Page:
Federal Manager's Daily Report

Of the estimated total, $121 billion was attributable to only three programs — the earned income tax credit, Medicare and Medicaid, programs that millions of eligible Americans rely on. Image: Jonathan Weiss/Shutterstock.com

Nine years after enactment of the Improper Payments Elimination and Recovery Act, agencies still are not in full compliance and the government-wide estimate of such payments increased from $151 billion to $175 billion over 2018-2019, GAO has said.

GAO compiled findings of agency IGs which are required under that law to report on compliance with IPERA criteria such as conducting risk assessments and publishing and meeting improper payment reduction targets.

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The focus is on the 24 CFO Act agencies—Cabinet departments and the largest independent agencies—that together account for nearly all of the reported improper payments.

Agencies were most frequently reported as noncompliant with the requirement to publish and meet annual targets for improper payment reduction, while the second most-frequently reported area related to the requirement for agencies’ reported improper payment rates to be below 10 percent for programs that published estimates.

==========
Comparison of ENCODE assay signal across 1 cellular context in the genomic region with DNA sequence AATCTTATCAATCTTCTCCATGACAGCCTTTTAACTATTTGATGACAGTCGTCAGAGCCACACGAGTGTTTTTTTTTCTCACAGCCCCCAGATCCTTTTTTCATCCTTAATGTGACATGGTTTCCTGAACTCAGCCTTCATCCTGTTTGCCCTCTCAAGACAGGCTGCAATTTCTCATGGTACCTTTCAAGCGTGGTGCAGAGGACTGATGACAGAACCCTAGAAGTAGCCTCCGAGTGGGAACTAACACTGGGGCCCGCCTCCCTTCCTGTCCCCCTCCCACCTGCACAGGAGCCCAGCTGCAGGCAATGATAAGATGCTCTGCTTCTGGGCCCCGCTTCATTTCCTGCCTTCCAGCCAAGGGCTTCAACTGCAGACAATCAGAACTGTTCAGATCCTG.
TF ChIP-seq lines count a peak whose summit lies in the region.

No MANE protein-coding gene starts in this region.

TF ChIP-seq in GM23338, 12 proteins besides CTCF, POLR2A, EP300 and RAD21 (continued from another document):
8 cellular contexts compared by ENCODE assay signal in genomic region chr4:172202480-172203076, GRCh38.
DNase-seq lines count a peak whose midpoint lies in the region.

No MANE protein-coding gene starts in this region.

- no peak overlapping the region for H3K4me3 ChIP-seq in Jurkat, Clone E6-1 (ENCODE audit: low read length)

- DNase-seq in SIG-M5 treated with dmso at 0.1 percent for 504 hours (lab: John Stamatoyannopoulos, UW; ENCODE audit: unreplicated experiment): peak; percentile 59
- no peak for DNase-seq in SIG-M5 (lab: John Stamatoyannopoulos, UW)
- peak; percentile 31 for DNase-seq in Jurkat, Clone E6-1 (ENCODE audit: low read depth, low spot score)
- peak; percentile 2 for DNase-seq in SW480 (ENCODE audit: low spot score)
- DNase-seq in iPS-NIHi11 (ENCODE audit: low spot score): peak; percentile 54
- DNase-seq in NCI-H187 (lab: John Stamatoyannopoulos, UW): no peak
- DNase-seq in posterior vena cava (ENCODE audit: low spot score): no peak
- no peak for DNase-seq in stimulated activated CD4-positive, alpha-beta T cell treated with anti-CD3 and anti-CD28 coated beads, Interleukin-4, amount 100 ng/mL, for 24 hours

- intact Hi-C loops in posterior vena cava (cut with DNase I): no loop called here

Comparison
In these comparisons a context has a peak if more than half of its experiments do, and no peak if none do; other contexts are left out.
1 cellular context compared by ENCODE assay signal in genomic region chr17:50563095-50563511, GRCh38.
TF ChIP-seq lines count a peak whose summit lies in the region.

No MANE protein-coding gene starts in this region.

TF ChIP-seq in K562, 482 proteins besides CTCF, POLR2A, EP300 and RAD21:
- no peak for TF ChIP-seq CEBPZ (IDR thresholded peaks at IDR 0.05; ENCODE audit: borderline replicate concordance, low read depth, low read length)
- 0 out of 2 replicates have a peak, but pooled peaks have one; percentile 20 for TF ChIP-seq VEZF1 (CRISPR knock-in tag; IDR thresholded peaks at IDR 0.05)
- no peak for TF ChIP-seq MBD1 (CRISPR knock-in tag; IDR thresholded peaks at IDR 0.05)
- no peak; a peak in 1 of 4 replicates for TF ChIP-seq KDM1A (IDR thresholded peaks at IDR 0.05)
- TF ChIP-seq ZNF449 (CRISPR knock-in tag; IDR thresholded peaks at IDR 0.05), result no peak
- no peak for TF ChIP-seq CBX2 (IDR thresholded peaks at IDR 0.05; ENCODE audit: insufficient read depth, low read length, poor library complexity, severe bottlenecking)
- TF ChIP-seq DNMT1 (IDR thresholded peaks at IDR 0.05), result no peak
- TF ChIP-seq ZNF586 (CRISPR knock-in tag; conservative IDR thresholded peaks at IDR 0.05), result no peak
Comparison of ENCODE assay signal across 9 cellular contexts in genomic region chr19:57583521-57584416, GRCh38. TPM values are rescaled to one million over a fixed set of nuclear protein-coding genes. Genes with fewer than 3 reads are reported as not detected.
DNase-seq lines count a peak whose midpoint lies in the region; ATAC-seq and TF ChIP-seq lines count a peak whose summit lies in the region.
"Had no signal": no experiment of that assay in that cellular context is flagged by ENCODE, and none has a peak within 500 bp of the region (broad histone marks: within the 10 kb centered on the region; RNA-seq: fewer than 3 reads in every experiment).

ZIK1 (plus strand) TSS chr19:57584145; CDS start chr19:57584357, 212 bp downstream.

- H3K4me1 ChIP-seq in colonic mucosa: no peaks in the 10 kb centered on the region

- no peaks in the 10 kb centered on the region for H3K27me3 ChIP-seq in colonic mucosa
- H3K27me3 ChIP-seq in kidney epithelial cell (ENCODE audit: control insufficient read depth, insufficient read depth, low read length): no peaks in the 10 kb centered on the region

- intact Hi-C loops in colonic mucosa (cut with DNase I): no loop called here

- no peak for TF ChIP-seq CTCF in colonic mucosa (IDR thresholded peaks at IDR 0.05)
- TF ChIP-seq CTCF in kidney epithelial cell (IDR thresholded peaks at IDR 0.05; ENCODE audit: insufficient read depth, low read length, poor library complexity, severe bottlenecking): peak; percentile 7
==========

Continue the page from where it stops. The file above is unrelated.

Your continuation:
Of the estimated total, $121 billion was attributable to only three programs—Medicaid, Medicare, and the earned income tax credit—while about $75 billion was reported as monetary loss, an amount that should not have been paid and in theory should or could be recovered. Underpayments and payments that are not properly documented also count as improper, under the law’s definition.

GAO added that the government’s “ability to understand the full scope of its improper payments is hindered by incomplete, unreliable, or understated agency estimates; risk assessments that may not accurately assess the risk of improper payment; and agencies not complying with reporting and other requirements” of the law.